Monday Minis

I have been remiss and missed last Monday to do a full review… I haven’t been reading as much as I would like so I had to skip one to have enough content – shame on me! Three very different books today, a YA fantasy, a horror novel and a queer historical story!

Thanks to the publishers and Netgalley for sending me eARCs of these titles. As usual, all opinions are my own.

The Gilded Cage is the second book in Lynette Noni’s The Prison Healer trilogy. The series follows Kiva as she navigates life outside of the prison that she has spent most of her childhood and youth in. After the cliffhanger revelations at the end of the first book, she has to grapple with the tensions between her rescuer prince and her revolutionary family. This series is textbook YA fantasy – fun, easy to read, entertaining, with a sprinkle of romance and betrayal. But it isn’t necessarily a series with a TON of substance (which isn’t only negative! It’s great escapism). Kiva is a survivor and used to relying only on herself, which leads to interesting issues in her relationships. I thought that this second book had leveled up from the first one, and it’s definitely an enjoyable series that I will finish when the last book is released. It also ends with a huge bang, so I am quite upset about the wait now… Good thing they’re coming in close succession.

Devolution by Max Brooks is an odd one. It is a collection of diary entries, interviews and snippets about a fictional Sasquatch massacre. It follows Kate and her small community as they are first cut off from the outside world and then fighting the Sasquatch tribe. While this is a fast paced story with an exciting premise, I have to admit that I was rather bored by it. I struggled to connect with the characters and ultimately didn’t care what happened to them. This was the kind of book I had to make myself read a few chapters every day, and it sadly didn’t work for me. This may be more due to who I am as a reader, so do check out a sample if you’re intrigued by the concept.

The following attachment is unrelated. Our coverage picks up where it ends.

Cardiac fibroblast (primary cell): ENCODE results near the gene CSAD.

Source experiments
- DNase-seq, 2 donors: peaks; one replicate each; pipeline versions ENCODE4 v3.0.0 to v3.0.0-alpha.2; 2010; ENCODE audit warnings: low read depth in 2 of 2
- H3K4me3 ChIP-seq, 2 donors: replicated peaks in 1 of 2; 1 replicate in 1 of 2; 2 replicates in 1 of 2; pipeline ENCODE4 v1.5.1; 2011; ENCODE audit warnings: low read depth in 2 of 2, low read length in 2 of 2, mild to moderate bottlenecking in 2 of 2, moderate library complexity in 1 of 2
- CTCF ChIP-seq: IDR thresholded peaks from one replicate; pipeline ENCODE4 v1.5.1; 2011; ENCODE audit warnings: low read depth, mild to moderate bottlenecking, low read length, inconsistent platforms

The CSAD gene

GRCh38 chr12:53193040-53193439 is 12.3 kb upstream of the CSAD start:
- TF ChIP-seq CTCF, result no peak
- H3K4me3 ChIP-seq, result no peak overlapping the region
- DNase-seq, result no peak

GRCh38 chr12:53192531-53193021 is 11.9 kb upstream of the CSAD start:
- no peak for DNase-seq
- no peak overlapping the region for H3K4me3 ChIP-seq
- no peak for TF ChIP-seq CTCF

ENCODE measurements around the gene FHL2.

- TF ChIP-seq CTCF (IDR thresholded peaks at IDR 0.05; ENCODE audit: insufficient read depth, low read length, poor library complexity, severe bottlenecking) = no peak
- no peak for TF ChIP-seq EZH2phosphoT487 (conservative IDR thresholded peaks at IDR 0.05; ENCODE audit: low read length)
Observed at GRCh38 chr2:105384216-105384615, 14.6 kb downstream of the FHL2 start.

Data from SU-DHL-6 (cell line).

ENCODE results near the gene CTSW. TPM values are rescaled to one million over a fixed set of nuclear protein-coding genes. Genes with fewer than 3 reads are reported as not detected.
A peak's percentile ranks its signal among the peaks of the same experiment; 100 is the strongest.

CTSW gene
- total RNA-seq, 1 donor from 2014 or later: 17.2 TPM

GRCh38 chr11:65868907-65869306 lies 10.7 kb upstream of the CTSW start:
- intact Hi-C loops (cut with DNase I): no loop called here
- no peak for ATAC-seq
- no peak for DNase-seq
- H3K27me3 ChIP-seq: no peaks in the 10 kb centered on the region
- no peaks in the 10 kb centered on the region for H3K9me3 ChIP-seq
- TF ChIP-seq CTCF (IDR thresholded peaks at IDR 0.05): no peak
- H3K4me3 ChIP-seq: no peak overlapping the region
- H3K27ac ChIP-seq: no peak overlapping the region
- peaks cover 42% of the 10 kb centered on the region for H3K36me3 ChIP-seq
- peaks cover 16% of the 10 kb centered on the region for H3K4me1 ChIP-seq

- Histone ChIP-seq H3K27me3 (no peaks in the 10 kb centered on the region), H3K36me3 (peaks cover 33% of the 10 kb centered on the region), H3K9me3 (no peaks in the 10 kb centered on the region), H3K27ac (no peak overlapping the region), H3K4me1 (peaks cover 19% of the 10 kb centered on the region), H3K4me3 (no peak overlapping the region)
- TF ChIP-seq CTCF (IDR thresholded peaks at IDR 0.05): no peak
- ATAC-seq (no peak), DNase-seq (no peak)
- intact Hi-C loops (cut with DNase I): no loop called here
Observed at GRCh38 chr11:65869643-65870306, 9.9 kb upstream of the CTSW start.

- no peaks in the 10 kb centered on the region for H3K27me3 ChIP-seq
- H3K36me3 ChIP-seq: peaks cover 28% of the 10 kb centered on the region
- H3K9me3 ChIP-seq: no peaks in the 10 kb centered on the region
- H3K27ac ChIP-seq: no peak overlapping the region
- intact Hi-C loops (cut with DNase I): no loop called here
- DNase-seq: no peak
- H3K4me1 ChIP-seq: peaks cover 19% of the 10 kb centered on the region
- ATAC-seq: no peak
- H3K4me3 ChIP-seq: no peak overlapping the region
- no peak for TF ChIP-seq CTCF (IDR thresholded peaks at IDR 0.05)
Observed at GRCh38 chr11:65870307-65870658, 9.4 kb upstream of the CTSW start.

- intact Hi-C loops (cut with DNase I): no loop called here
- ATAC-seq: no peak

The Dangerous Kingdom of Love by Neil Blackmore follows Francis Bacon during the reign of James I. It presents both Bacon and James as gay men, and takes quite a bit of liberty with history as it is known. I really enjoyed Bacon’s dry wit – the story is told from his perspective, and loved the atmosphere of seventeenth century England. What I didn’t enjoy as much is the very modern tone the story took at times, which broke immersion for me. I feel like this might have worked better as a secondary world story rather than one rooted in history, where liberties with characters and language are easier to accept for me. It did feel at times as if the strong focus on Bacon was to the detriment of all the other character’s depth. It’s a fun read (and the audio is well done) but not one that is a must-read.

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